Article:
The Russian Investigative Committee said that it will open a criminal case into the recent removal of a controversial statue of a Soviet World War II marshal in the Czech capital.
The committee said on April 10 it would investigate the alleged "defiling of symbols of Russia's military glory," which is punishable by a fine or community service. Although Russia has no legal jurisdiction in the Czech Republic, the symbolic case could further cool relations between the two countries.
"Our investigators believe that, by acting so cynically, the Prague municipal administration has brazenly violated obligations taken by the Czech Republic within the framework of Russian-Czech bilateral agreements and demonstrated a disdain of the shared memories and history of the Soviet people's fight against fascism," Investigative Committee spokeswoman Svetlana Petrenko said.
The Czech Foreign Ministry said it considered the Investigative Committee's action to be unwarranted meddling in Czech internal affairs.
"If Russian bodies continue with confrontational statements and actions in this spirit, it will be a sign they have lost interest in developing mutually beneficial relations between our countries," the ministry's statement said.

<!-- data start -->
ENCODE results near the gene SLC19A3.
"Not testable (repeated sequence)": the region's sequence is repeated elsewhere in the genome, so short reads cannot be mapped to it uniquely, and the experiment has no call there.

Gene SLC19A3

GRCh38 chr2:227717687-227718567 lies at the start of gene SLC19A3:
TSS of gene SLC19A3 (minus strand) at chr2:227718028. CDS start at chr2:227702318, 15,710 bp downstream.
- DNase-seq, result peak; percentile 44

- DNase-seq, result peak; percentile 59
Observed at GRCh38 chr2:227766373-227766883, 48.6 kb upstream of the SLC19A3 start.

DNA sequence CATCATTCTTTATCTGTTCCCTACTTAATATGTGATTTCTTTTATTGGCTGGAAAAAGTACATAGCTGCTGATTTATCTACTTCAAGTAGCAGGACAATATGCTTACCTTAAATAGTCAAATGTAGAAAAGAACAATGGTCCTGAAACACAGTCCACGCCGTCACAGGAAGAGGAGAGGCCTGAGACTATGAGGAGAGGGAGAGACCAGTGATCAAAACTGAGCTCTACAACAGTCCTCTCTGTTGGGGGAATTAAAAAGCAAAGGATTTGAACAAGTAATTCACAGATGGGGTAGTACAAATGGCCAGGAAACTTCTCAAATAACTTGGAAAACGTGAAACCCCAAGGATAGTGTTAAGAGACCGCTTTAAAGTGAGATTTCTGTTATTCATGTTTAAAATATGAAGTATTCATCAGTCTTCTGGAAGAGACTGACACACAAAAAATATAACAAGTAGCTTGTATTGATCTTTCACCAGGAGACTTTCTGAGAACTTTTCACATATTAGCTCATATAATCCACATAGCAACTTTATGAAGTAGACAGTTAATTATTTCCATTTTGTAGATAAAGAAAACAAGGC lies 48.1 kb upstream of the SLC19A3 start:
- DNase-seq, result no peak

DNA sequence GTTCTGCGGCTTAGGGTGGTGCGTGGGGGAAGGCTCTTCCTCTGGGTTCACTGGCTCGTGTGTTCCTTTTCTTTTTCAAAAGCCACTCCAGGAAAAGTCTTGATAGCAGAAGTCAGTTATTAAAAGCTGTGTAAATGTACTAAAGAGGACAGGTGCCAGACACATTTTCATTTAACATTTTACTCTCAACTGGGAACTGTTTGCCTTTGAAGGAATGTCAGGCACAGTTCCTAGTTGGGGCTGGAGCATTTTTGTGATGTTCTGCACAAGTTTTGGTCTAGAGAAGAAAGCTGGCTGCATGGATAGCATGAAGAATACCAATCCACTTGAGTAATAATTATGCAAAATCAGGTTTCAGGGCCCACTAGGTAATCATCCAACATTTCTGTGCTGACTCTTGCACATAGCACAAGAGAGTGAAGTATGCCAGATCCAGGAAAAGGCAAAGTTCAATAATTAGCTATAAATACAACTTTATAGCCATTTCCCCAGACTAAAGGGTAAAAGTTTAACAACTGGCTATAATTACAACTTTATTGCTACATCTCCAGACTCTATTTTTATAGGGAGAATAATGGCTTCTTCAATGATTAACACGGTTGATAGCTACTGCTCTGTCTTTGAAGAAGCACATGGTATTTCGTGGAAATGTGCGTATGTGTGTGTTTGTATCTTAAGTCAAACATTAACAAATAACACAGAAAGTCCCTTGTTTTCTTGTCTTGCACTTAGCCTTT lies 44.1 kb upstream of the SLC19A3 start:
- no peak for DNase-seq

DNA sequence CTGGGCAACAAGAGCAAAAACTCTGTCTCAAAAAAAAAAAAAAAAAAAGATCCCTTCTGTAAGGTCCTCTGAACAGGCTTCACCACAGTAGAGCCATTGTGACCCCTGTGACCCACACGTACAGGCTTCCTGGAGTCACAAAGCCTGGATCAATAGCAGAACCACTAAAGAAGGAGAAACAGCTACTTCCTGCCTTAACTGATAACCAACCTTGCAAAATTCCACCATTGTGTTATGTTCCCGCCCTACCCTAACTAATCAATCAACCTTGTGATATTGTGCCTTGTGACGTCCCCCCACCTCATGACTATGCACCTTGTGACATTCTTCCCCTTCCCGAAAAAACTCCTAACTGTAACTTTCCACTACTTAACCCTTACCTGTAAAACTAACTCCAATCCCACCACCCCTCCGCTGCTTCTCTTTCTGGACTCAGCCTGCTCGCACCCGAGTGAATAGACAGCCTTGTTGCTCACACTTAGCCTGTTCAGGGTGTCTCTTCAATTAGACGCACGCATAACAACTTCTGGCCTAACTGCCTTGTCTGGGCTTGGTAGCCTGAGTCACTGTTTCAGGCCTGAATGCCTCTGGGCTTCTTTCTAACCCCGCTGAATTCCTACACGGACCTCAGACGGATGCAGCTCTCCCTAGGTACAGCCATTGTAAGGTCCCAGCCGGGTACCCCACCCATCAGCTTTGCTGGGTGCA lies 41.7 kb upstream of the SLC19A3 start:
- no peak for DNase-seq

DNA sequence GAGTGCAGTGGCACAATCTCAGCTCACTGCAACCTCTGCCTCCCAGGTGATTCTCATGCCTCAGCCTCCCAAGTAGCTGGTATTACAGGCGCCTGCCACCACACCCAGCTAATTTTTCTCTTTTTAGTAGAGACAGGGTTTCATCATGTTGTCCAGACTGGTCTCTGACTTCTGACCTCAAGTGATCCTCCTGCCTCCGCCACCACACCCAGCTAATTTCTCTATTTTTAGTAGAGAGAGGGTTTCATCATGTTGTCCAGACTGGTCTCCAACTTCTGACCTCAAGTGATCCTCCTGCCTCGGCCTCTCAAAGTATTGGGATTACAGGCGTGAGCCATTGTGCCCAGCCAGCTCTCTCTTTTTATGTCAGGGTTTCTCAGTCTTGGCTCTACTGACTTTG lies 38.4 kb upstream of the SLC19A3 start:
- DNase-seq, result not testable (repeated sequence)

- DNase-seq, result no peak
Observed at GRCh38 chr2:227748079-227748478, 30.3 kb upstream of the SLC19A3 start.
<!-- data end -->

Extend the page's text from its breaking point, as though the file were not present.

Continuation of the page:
Prague municipal officials on April 3 removed a statue of Soviet Marshal Ivan Konev, who led the Red Army troops that entered Prague in May 1945 after the city had been liberated from the Nazis by resistance forces.
The monument, which was erected by the communist Czechoslovak government in 1980, has long been controversial and has frequently been vandalized since the collapse of communism in 1989.
Konev also commanded the Soviet troops that suppressed the 1956 uprising in Hungary and that helped build the Berlin Wall. Some historians believe he played a role in planning the Soviet-led invasion of Czechoslovakia in 1968. He died in 1973.
Czech officials have said the Konev statue will be reinstalled at another location and that its previous site would host a new monument honoring the Prague resistance fighters who liberated the capital in the days before Konev's troops arrived.
Moscow has vehemently protested the removal of the statue.
On April 9, Russian Defense Minister Sergei Shoigu asked his Czech counterpart, Lubomir Metnar, to hand over the statue to Russia. Metnar refused, saying it belonged to the city of Prague.
Russian President Vladimir Putin has frequently criticized European countries of "rewriting history" by allegedly diminishing the role of the Soviet Union in the defeat of Nazi Germany.
Many Central European countries counter that Putin has downplayed the crimes of Soviet dictator Josef Stalin and the consequences of the post-war Soviet occupation of the region.